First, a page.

Breed rescue

Rescue sounds like something people do when houses are burning down, rivers are flooding, dog fighting rings get busted . . . purebred dog rescue isn’t nearly as dramatic as all of that usually. It’s more normally a small very tired group of breed enthusiasts who are constantly fielding messages such as – URGENT will be PTS in one hour if you don’t respond – or – we have seventeen Staffords in the shelter please come get them – or we have a Stafford and won’t allow a breeder to pull we would rather euthanize than support breeders – or I bought a Stafford but my breeder never told me he might grow up to hate other dogs please come get him – or – my brother passed away and now I have a 12 year old Stafford who needs a home and I cant keep him – or even – we have two staffords but are having a baby, moved to an apartment, got deployed, went to jail, new girlfriend who hates dogs and need to get rid of them. . . SIGH.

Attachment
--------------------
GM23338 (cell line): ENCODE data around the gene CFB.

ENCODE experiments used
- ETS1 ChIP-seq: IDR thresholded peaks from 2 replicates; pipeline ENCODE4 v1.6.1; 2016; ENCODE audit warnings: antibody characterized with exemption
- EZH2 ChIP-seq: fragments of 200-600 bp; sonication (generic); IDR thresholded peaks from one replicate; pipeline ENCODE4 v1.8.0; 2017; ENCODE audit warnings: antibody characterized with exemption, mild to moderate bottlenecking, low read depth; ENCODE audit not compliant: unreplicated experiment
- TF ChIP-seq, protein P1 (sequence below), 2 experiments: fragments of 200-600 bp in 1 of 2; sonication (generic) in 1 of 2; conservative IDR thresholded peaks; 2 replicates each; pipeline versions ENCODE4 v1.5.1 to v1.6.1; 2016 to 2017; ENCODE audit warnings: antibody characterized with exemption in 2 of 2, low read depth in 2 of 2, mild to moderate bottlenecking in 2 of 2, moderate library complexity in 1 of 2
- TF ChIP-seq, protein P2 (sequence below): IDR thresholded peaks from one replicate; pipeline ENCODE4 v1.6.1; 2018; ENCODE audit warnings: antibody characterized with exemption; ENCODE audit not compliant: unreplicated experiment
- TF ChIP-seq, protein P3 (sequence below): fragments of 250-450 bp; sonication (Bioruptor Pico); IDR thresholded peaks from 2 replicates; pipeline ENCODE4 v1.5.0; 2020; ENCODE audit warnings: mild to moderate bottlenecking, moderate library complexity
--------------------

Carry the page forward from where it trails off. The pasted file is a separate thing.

Purebred rescue is not something I enjoy. It is mentally exhausting. It takes up a lot of bandwidth in my life which I sure could use elsewhere….but it is also something I feel obligated to do as a lover of the breed, as a breeder and as a responsible person.

Purebred rescue costs money. Purebred rescue takes a LOT of my free time. Purebred rescue means lots of fund raising to help cover the cost of transporting, shelter release expenses, veterinary bills, training costs, foster care, transportation, feeding and caring for dogs whom another person produced and another person owned. And now the dog is our responsibility.

Purebred rescue means making decisions. Deciding whether or not a dog is indeed a Stafford. Deciding what we need to pull a dog from a shelter (not always easy). Deciding who will foster, train, care for the dog. Deciding how to market the dog and how to screen potential homes. Deciding who can do home checks, background checks and transport the dog to a new home.